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Hunting is my passion, as I can imagine it is the passion for most everyone here. I was born with this drive to pursue wild game, to harvest an animal and bring to my table the meat provided. Ever since I was old enough to remember I have been hunting. Growing up in Dallas, Texas with a father who has a passion for the outdoors I can remember long sits in the deer blind, the pre-dawn hours nestled into the tall milo fields waiting on the first signs of doves and of course the great fishing that the lakes around our house provided.

Archery First

I will admit to you right now, I have never taken a buck with my bow. It is not for a lack of opportunities, I have had many. But it seems that I can never seal the deal. Buck fever truly gets the best of me and I never can seem to harvest that first archery buck. But to me bow hunting is more than harvesting a mature white-tailed buck. To me, archery hunting means spending time alone in a tree stand, being in nature as the day awakens around you and eventually falls silent with the approaching night.

First Bow HarvestNo matter who you are, if you are a bow hunter you can remember your first archery deer. Collin Mann’s recent blog on his first archery buck was emotional and stirred within me my own memories of my first deer ever harvested with a bow. It was January, three weeks before season was to close. I had been trying all season to harvest a deer with my bow and I had used my tax return to purchase a bow that was fitted for a woman. It was shooting amazing and I was ready to get some use out of it. Public land in Missouri, if done right, can yield some amazing opportunities to harvest a deer. My stand was located in an archery only area and set very far away from any parking lots. I had only seen one other person hunt that area and it had been a week before the November firearms season.

I had patterned the deer, from their summer movements all the way up to their late season routes. I had moved my stand into the heavy timber, set up on a trail that led them into the soybean field 60 yards away. My friend had joined me, set up in a second stand along the edge of the bean field. Five inches of snow blanketed the ground, the day time temperature was fifteen. And I sat perched in my tree stand, bundled and ready for action. I have come to find that I like to hunt in the snow, the woods are eerily quiet, the landscape white and almost blinding at times. Deer can move in silence with the snow, and an hour before sundown I caught movement to my left. With slow and precise movements I turned to watch a herd of fifteen does make their way through the woods. In the front was a doe that I knew very well. She was the lead doe, old with a long nose and always on the look out.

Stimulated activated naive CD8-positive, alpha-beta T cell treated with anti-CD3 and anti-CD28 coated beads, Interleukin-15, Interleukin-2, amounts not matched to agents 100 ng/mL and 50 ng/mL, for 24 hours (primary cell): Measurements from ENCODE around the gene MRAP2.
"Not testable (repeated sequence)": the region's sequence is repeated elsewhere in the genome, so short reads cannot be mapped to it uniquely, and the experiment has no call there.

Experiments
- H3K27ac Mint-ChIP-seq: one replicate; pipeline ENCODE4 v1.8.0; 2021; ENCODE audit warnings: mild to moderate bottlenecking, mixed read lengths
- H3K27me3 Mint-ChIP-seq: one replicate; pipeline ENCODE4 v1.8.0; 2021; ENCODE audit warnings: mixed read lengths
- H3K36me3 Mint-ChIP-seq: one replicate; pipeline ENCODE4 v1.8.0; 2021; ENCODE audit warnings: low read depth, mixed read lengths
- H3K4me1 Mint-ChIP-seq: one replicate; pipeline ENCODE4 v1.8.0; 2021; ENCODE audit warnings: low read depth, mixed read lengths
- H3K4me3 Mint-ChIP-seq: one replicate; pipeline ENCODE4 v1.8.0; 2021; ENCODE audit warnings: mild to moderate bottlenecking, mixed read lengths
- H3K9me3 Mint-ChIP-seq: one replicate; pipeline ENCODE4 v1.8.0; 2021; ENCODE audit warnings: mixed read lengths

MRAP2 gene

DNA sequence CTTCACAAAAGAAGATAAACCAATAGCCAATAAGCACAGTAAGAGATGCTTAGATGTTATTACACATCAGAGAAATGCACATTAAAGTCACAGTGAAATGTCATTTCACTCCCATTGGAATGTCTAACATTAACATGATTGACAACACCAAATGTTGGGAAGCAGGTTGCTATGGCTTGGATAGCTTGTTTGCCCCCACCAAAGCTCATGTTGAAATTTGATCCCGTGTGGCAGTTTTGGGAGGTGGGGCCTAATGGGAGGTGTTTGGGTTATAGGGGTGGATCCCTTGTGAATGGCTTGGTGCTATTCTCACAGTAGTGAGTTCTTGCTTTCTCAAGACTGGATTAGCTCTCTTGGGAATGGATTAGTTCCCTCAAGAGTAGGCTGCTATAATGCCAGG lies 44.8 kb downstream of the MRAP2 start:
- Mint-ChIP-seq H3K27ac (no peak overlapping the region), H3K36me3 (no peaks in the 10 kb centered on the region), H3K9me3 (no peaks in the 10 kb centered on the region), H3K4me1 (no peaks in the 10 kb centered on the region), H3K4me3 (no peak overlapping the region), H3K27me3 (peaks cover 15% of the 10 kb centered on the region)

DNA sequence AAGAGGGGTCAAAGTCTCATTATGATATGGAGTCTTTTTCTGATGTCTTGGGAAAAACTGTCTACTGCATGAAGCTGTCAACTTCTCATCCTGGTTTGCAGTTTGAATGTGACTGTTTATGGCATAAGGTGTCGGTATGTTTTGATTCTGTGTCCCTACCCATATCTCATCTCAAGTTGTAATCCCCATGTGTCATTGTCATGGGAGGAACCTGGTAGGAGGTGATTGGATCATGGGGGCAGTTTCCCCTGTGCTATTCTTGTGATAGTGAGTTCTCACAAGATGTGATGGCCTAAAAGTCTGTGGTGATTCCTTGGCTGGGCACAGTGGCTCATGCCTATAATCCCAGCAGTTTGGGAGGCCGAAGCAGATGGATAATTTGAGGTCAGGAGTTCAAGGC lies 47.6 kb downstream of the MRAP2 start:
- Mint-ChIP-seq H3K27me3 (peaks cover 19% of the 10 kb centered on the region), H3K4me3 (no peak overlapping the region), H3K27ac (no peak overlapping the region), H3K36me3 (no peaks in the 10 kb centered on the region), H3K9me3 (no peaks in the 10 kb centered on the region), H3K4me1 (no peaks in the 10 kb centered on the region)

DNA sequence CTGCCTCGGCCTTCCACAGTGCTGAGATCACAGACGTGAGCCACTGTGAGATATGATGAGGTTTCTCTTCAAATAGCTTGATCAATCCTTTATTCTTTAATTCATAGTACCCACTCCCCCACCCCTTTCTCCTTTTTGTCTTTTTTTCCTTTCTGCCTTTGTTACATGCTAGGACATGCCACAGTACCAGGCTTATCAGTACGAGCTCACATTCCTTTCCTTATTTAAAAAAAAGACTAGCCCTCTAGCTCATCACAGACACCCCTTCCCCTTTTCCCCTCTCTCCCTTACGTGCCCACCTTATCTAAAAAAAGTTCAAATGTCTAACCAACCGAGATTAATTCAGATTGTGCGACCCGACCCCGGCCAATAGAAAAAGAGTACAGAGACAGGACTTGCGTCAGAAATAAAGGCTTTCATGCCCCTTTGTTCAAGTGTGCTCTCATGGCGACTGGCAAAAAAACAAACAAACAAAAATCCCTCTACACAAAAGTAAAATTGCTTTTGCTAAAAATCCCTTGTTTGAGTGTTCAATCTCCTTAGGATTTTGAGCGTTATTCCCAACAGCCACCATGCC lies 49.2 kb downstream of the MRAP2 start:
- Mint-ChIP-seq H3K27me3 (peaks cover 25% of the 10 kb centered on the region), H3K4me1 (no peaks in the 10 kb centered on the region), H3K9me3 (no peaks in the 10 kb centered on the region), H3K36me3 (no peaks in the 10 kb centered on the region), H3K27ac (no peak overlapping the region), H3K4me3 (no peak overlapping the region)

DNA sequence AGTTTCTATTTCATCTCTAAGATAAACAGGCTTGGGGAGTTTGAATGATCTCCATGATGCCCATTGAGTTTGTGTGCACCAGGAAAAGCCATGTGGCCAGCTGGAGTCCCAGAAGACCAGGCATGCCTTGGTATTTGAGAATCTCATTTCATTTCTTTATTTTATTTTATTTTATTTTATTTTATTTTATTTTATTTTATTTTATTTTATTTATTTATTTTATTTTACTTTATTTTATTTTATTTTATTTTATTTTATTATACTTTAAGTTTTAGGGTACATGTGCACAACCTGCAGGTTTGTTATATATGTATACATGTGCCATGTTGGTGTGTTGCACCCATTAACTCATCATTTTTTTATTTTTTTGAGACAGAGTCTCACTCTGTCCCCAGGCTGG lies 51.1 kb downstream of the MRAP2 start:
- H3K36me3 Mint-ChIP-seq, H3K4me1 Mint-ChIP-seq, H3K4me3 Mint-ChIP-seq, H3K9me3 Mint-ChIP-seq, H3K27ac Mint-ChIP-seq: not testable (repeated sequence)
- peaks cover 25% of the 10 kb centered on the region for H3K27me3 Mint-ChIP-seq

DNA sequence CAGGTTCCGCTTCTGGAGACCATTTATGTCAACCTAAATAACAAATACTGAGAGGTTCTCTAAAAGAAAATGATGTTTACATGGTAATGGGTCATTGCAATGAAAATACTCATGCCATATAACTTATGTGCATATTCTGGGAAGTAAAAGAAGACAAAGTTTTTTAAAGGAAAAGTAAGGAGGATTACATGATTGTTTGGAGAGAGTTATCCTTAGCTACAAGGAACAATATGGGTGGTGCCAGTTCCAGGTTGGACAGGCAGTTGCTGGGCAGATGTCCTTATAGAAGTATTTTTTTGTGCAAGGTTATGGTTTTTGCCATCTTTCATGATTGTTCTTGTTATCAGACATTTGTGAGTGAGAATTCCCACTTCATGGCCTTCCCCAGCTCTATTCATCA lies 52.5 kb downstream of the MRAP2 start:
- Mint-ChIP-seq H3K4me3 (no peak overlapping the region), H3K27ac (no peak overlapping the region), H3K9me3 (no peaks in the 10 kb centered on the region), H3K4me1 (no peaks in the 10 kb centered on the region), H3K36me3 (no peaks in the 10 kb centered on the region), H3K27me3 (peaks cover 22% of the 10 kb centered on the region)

FIrstBowWithJeanne and I togetherThis doe had seen me twice before in these woods and today I had expected the same thing. As they picked their way through the woods she stopped broadside to me at thirteen yards. Something had her attention ahead, and mid-draw she turned to stare directly at me. It was too late to let down on my bow so I finished my draw and stood with my pin on her shoulder, unmoving and with my heart hammering inside of my chest. She watched me before, once again, something had caught her eye ahead. I took the opportunity to release my arrow and watched my illuminated nock bound away with the old doe back into the woods. I was beyond excited. With shaking hands I texted my friend, who had thought her movement in the tree stand had scared away deer. I called my husband and then my father. I could not wait until dark to tract her, she had fallen once while running away.

We tracked her forty yards from my stand. It was a very long drag back to the car and after processing her I kept her skull and decided to do a shoulder mount (since I do taxidermy it was of little cost to me). Sure, most people want to mount their bucks, but this was my first archery harvest and I wanted to always remember that old doe. Her bottom jaw had her back teeth worn to the gum line and smooth, she was already missing many of her upper teeth. Based off of the deer aging paperwork available she was over 13 years old. I still smile when I look upon her mount, the memories flooding back to me of when I was finally able to harvest my first deer. I have harvest a few more since then and pray that this is the year I can harvest my first buck… Archery First!

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